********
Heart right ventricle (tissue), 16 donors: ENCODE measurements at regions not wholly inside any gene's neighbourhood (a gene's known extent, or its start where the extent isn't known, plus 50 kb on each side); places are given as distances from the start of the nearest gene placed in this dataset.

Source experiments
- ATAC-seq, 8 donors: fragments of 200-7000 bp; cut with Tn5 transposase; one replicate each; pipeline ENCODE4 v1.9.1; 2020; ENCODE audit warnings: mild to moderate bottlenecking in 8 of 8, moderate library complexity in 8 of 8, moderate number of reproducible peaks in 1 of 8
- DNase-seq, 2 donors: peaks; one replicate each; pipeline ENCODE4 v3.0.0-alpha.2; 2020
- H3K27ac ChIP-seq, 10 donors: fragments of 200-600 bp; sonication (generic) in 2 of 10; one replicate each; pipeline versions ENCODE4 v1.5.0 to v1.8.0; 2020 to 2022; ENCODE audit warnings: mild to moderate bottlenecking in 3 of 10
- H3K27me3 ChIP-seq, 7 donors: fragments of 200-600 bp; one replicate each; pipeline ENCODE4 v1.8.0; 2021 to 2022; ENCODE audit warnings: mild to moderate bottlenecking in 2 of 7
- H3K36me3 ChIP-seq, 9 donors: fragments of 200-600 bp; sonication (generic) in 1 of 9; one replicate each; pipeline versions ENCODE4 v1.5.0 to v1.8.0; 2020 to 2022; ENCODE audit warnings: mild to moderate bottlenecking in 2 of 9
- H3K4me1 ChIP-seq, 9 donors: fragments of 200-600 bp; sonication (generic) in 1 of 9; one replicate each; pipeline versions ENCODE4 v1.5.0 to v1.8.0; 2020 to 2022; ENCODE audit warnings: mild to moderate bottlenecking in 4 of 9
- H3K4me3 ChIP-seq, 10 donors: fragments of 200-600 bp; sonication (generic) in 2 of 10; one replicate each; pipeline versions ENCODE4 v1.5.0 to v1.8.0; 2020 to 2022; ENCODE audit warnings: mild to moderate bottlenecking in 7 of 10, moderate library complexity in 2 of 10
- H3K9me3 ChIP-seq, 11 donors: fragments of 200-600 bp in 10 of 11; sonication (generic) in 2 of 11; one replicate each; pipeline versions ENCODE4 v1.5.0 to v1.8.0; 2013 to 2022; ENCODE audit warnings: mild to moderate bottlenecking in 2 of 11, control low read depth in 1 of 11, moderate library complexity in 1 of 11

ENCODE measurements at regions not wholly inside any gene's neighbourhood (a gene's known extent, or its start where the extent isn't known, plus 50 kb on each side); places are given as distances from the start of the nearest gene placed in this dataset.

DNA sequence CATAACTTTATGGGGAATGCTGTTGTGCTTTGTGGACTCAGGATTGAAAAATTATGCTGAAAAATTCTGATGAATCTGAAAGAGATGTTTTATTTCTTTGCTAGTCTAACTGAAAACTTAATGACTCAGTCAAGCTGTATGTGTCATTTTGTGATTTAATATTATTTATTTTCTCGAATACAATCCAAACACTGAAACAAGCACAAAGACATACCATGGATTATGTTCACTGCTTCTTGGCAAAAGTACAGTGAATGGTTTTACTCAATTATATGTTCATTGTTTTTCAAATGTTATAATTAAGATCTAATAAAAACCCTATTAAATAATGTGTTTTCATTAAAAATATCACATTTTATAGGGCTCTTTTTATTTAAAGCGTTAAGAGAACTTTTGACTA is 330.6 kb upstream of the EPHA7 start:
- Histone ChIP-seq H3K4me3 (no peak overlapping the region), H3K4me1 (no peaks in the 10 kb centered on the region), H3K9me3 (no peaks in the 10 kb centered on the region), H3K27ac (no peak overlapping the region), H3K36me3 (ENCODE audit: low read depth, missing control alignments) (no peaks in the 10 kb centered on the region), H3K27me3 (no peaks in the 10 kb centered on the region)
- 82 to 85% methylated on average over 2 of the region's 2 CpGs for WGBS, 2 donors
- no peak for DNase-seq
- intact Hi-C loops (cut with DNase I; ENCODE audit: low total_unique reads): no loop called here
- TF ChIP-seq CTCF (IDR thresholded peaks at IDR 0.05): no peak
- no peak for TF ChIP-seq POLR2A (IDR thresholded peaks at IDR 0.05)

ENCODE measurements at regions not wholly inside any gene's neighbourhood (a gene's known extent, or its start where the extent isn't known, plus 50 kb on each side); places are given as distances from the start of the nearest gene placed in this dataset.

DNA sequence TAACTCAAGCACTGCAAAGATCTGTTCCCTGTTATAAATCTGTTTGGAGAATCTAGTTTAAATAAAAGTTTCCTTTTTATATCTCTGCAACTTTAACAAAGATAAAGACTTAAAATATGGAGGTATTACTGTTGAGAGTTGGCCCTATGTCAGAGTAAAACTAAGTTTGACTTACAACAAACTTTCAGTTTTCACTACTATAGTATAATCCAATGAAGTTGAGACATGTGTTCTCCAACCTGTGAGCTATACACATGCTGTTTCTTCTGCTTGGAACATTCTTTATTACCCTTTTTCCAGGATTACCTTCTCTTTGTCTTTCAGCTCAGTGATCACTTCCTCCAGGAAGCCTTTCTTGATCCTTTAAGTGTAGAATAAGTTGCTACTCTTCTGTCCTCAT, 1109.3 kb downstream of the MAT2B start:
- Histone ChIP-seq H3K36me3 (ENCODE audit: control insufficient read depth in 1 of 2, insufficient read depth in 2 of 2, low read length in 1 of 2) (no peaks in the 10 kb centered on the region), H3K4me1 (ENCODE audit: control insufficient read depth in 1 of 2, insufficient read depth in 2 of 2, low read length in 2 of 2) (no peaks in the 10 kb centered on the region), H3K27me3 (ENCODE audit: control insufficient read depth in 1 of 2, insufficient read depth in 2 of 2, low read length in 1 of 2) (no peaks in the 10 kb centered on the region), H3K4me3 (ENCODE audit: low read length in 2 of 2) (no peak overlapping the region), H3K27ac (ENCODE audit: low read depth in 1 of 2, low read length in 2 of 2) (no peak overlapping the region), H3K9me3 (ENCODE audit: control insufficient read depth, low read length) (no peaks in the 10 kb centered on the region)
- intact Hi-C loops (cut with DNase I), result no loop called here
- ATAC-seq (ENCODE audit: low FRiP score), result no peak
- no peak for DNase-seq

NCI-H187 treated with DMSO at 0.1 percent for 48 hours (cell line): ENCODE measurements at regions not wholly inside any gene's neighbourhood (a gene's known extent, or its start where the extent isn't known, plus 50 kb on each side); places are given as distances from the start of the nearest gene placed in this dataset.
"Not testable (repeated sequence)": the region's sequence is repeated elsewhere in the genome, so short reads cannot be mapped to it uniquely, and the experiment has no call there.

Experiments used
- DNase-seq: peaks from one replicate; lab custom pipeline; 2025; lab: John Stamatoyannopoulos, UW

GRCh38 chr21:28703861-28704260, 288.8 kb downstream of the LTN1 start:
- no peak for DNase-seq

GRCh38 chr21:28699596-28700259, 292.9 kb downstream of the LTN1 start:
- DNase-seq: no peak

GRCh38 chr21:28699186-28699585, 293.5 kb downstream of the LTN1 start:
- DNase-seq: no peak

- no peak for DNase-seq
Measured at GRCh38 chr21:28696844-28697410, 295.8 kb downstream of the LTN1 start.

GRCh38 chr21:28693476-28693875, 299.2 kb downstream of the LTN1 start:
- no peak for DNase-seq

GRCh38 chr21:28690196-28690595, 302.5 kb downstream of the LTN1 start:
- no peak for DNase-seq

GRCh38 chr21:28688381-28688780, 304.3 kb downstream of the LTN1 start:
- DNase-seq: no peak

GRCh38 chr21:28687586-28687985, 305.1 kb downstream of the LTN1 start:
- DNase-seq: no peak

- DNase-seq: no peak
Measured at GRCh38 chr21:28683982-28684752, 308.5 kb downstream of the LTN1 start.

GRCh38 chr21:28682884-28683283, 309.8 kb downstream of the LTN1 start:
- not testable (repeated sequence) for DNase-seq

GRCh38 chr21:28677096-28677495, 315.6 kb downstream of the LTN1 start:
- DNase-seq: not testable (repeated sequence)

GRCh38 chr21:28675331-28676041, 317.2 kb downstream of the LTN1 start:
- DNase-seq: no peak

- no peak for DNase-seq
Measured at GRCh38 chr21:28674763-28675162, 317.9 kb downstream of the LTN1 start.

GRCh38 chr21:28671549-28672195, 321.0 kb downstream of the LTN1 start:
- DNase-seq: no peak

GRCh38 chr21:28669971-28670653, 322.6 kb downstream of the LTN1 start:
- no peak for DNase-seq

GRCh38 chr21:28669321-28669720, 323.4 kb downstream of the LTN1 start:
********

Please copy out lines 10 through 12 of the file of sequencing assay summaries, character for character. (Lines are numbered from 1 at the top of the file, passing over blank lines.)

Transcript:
- H3K9me3 ChIP-seq, 11 donors: fragments of 200-600 bp in 10 of 11; sonication (generic) in 2 of 11; one replicate each; pipeline versions ENCODE4 v1.5.0 to v1.8.0; 2013 to 2022; ENCODE audit warnings: mild to moderate bottlenecking in 2 of 11, control low read depth in 1 of 11, moderate library complexity in 1 of 11

ENCODE measurements at regions not wholly inside any gene's neighbourhood (a gene's known extent, or its start where the extent isn't known, plus 50 kb on each side); places are given as distances from the start of the nearest gene placed in this dataset.

DNA sequence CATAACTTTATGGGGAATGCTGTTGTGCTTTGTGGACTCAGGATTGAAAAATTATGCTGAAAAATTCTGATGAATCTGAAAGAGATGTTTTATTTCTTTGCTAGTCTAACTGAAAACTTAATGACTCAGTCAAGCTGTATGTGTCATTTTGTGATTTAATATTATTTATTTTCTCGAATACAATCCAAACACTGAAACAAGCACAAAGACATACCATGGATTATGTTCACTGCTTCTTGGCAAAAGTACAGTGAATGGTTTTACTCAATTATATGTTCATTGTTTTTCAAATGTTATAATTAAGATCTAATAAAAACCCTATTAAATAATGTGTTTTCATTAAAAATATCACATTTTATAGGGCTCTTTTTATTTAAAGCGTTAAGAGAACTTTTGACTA is 330.6 kb upstream of the EPHA7 start: